Obama urged to step up diplomacy on Iran

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A growing chorus of national security experts from across the political spectrum is urging President Obama to pursue bolder diplomacy with Iran, including offering Iran a nuclear deal that would include sanctions relief.

“We know Iran is prepared to make a deal on 20% enrichment,” Suzanne Maloney, a former State Department Iran advisor, said at a Brookings Institution foreign policy panel Thursday. “It’s low-hanging fruit. … Now is the time to get that deal.”

But getting it, she adds, will require President Obama to “elevate and intensify the diplomatic dialogue,” as well as offer some sanctions relief.

“The incentives must be more persuasive than the paltry offers the United States has made to date, and at least as inventive as the sanctions themselves have proven,“ Maloney wrote in a “memo to the president” published Thursday by the Brookings Institution.

The calls on President Obama to boost his Iran diplomatic game come at a paradoxical moment: Iran diplomacy is stuck, but a deal is in sight. There's increasingly broad consensus on the terms of an interim nuclear deal that many observers believe could be had. And the recently reelected US president, enjoying higher approval numbers going into his second term than throughout much of his first, is widely perceived to have the political space to offer more carrots if it would clinch a deal.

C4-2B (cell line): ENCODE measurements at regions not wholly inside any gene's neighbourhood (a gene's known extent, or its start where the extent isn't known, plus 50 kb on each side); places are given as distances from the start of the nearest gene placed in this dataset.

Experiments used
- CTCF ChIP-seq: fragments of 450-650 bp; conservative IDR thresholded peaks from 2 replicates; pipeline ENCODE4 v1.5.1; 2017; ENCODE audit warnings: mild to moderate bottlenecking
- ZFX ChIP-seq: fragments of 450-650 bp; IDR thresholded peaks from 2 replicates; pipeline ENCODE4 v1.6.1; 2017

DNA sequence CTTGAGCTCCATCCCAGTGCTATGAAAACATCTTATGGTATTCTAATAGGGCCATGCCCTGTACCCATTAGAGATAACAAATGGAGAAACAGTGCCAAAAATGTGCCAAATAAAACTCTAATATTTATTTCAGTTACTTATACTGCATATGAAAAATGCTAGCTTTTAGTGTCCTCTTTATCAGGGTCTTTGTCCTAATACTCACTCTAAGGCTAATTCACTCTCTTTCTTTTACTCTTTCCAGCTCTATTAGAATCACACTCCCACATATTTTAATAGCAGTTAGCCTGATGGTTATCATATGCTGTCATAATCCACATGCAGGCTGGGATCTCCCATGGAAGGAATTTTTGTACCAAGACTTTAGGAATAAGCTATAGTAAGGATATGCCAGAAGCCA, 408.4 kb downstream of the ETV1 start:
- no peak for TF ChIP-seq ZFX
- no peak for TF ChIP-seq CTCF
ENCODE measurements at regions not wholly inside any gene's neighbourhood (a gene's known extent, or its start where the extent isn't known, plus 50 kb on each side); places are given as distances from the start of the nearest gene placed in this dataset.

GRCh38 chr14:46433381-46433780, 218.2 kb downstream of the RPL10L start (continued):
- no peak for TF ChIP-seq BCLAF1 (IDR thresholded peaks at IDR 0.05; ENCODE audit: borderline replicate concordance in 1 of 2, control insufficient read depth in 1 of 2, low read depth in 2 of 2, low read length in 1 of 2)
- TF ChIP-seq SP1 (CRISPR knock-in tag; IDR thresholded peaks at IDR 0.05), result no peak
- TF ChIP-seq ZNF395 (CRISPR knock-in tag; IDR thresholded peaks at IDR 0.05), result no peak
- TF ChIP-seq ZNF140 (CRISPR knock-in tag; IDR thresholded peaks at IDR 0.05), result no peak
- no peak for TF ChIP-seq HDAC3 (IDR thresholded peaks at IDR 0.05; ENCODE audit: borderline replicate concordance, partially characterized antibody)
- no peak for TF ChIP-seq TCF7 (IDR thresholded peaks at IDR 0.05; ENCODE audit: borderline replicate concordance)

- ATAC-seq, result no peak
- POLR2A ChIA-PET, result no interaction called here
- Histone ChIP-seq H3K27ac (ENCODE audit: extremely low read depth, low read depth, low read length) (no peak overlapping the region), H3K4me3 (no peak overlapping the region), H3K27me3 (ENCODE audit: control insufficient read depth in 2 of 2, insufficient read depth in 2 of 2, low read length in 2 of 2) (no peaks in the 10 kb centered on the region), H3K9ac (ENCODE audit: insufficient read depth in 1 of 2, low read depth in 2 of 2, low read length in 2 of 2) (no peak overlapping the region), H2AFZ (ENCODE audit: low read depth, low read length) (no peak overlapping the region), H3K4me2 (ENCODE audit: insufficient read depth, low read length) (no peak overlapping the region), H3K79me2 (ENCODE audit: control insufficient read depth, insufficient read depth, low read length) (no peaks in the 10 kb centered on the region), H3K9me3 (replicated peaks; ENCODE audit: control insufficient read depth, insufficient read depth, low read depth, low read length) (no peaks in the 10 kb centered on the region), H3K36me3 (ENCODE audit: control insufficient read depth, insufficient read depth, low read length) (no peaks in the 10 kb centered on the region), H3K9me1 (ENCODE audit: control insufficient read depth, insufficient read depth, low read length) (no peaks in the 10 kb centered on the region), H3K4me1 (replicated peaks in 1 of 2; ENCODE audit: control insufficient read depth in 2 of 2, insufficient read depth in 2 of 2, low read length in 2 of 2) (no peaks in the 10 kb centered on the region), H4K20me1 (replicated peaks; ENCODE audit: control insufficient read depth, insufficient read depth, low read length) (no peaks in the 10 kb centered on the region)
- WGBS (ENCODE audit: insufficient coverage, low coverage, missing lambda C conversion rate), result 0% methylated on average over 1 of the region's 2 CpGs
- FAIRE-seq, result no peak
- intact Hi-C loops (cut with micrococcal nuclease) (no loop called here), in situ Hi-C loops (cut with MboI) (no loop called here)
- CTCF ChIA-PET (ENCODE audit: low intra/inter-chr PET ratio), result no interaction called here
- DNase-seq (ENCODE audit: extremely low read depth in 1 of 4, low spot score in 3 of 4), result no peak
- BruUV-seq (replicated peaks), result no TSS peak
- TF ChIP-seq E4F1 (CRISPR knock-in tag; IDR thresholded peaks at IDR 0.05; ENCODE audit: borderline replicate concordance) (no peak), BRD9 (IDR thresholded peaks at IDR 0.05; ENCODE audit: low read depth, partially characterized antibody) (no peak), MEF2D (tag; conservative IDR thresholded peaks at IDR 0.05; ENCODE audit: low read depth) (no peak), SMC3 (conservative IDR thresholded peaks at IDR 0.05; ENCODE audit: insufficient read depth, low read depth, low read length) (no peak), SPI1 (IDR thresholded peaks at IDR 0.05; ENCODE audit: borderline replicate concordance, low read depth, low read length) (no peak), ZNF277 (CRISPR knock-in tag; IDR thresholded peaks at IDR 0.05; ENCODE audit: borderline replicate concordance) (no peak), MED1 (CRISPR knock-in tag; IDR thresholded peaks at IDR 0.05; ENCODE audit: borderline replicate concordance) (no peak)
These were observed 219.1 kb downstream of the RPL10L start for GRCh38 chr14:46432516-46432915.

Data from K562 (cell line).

The uncertainty is Iran. Western negotiators are discouraged by the recent difficulty in getting Iran to even agree on the date and venue for resumed nuclear talks with the P5+1. Though consultations continue, no agreement on a new meeting date had been firmed up as of Thursday, American and European diplomats said.

“Tehran was asking [the] P5+1 about their new package prior to meeting,” former Iran nuclear negotiator Hossein Moussavian told the Back Channel Thursday. The “P5+1 was not ready to reveal [it] before the meeting. Tehran was very much afraid that again [it] would receive a weak package similar to previous ones, talks would fail and as always Tehran would be blamed.”

Perhaps defensive about their perceived stalling on new talks, Iranian officials signaled they were trying to set the agenda for the new meeting. “Iran wants the agenda for a new round of nuclear talks to refer explicitly to sanctions relief and what it views as its right to enrich uranium,” Barbara Slavin reported for Al-Monitor Jan. 14th.

“I think we sometimes read too much into Iranian foot dragging,” Karim Sadjadpour, an Iran expert at the Carnegie Endowment for International Peace, told the Back Channel. “Anyone who’s spent time in Tehran traffic or dealt with Iranian government agencies knows that efficiency and promptness are in short supply, especially on such a sensitive issue in which there may not exist an internal consensus.”

Reflecting the discouragement of American officials at the delay, he added: “When interested parties can’t agree on a date or location for a negotiation, it doesn’t portend well for the negotiation itself.”

That familiar and frustrating dynamic is in part what is driving a growing number of diplomats and policy analysts to urge Obama to take a less politically cautious approach, by signaling Iran that the United States is prepared to sweeten the deal, in return for greater Iranian transparency and inspections.